Booze and Smokes

Father Pleasant carefully closes the car door of his beige 95 Mercury Sable wagon, timing it just right so as not to injure the pack of sneezing dogs around his feet. All the dogs looked a little worse for wear, but they were all wagging and fat, so they can’t be doing that bad. “Must be rescued dogs, at least he’s an old softie” Father Pleasant thinks to himself as he makes his way to the door of Buddy’s farmhouse.

Father Pleasant hears a call from the open dark doorway, “Evenin’ Father.”

“Well, I told ya I’d come,” the priest replies. As the light pops on he sees Buddy in the doorway, in his typical uniform of plaid and overalls beckoning him inside.

The two make the usual introductions, as Father Pleasant walks in he sees a well kept home and a prepared meal. He struggles to contain his sigh of relief, but buddy notices.

“Thought you might be in for it huh?” Buddy asks.

“Like murdered?” Father Pleasant laughs, “nothing so horrific. It’s just as a priest when you are invited out to someone’s house for dinner and to discuss a situation, it’s rarely so inviting.”

“I can imagine. Desperate people are by nature selfish people, I’m embarrassed of me bein’ so desperate the other night.”

“Well, if this tastes as good as it smells, you can consider yourself forgiven.”


The men wash up and sit down for dinner, after the first few silent bites, Father Pleasant speaks up, “Alright, all is forgiven. This is pretty darn good. So, what is the plan tonight, do we go out there and start diggin’ around or do we wait it out here?”

“I’m figurin’ we wait it out here,” Buddy replies. “It’s been happenin’ every night for a half week or so.”

“Sounds good to me, how do we kill time till then?”

“Well, I figured with dinner, a drink and a smoke,” Buddy says with a scoff.

“Oh thank god,” Father Pleasant sighs again.

As the sun goes down Father Pleasant and Buddy sit on the front porch of Buddy’s somewhere out where the outskirts of Midwich meet the periphery of Kingsport. They are each sitting next to empty plates of what Father Pleasant will henceforth refer to as, Buddy’s famous chicken, while sipping on home-distilled whiskey in tumblers.

“You get enough fixen’s, Father Pleasant?” The old farmer asks with a tinge of pride.

“Oh, God yes, Buddy. Thank you, and call me Cotton. If we’re gonna eat and drink and look for goblins together you might as well call me by my name,” Father Pleasant responds.

“Yes, sir there Cotton,” Buddy gets up and asks him if he needs a refill.

“Yes, please,” Cotton says, with much enthusiasm. “It’s nice to drink with a friend and not a parishioner, Buddy. It’s liberating. I may be a little brash, but I take my role seriously. I always have to exorcise leadership and blah, blah, but it’s nice to eat, drink, and feel free.”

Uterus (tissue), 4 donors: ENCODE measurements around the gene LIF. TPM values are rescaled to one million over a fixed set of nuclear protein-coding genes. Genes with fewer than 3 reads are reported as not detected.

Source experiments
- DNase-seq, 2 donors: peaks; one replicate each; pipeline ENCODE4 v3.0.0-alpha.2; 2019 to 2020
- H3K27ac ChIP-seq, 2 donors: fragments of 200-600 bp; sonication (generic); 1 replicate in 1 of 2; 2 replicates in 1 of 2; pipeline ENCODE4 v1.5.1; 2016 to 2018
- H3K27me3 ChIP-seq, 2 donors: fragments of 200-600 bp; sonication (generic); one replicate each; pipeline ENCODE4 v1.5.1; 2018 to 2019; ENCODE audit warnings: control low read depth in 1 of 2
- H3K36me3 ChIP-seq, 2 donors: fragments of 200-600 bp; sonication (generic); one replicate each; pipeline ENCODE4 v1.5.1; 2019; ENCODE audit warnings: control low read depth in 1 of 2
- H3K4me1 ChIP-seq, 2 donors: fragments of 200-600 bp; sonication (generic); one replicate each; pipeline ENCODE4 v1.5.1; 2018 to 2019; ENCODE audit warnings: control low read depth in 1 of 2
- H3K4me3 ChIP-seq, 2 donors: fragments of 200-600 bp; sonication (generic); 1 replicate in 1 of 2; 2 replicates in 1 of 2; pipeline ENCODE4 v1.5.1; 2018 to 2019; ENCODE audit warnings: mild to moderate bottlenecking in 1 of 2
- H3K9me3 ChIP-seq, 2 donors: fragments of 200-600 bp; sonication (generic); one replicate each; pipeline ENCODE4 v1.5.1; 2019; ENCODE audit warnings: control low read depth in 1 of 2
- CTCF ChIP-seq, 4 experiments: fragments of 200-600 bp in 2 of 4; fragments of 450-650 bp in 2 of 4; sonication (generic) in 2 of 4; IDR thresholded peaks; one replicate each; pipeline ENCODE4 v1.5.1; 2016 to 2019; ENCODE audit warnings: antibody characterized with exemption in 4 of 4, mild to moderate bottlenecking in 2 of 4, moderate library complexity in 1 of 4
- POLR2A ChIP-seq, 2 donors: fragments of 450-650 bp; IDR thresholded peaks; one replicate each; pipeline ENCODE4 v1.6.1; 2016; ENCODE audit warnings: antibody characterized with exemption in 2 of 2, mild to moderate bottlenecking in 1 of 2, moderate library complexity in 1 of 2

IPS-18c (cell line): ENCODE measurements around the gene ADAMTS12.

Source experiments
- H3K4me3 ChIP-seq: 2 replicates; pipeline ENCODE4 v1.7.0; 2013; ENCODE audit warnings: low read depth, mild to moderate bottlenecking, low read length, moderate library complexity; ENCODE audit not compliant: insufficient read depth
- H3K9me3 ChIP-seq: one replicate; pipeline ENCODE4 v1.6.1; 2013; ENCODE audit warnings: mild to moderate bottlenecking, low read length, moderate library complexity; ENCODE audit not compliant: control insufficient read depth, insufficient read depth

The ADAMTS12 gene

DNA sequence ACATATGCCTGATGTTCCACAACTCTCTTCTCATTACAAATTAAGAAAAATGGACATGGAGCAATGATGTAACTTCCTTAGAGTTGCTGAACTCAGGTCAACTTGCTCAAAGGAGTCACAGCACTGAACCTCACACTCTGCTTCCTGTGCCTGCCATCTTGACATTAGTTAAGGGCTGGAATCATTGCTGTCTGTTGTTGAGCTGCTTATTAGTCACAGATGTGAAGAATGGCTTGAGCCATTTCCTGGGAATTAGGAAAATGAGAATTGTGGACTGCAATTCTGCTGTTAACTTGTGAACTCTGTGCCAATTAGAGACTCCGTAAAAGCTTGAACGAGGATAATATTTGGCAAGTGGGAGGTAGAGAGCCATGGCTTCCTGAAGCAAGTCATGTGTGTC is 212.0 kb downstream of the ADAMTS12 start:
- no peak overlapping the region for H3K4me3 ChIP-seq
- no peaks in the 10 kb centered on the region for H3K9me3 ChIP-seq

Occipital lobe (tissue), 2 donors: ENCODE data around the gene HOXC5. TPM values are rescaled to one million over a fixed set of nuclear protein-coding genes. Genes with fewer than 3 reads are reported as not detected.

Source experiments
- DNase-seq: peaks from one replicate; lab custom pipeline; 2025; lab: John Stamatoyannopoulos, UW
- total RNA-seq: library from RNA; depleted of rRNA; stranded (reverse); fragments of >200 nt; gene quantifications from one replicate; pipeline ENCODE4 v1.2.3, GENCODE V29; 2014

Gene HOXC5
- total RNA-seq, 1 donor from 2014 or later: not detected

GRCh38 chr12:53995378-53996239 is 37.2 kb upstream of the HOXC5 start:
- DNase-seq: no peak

“My pleasure,” Buddy says, walking into the house to fetch the bottle.

Cotton looks down at his feet. Sleeping there are four dogs. The dogs freaked out barking when he showed up, then followed him around sneezing for an hour or two before becoming his best friends. It might have been the scraps, but he likes to think that it is divine intervention. “I guess I like to think that about a lot of things,” he muses.

Buddy returns, fills Cotton’s cup, and opens his other hand to him. In it, there is a cigar and a joint. “Take one or both, yer call,” Buddy offers and Cotton grabs both. He fumbles in his pocket, finds a lighter, offers it to his host first, and they both light up.

“Cotton is an odd name,” Buddy says, “only ever heard it with them witchfinder people on the history shows.”

“Oh yeah, ya like history?” Cotton questions. Buddy nods a yes while looking over the horizon in contentment. Cotton continues, “Yeah, it’s from that. Supposedly, we are related to the Mathers. My dad’s name is actually Increase, if you can imagine that?”

“You ever hunted any witches?”


Cotton pauses and ponders the question, then answers, “No, but I’m looking to.”

“Odd desire, Father,” Buddy suggests.

“Buddy, I like you and for some stupid reason, I trust you even though I don’t know you. I figure you’re a man of few words and if we’re up here looking to find a goblin I might as well say out loud to you something I have never told anyone, yet have been dying to get off my chest.”

“Well, then Father, I mean, Cotton, looks like we’ll be needing our shags now,” Buddy says, picking up his cigar and motioning Father Pleasant to do the same. Buddy leads the priest inside the house where they take up watch next to the fire and Father Pleasant tells Buddy his story.

The Music

The Characters

Continue on to Of Eons and Stars with The Society 2: Coach Gary

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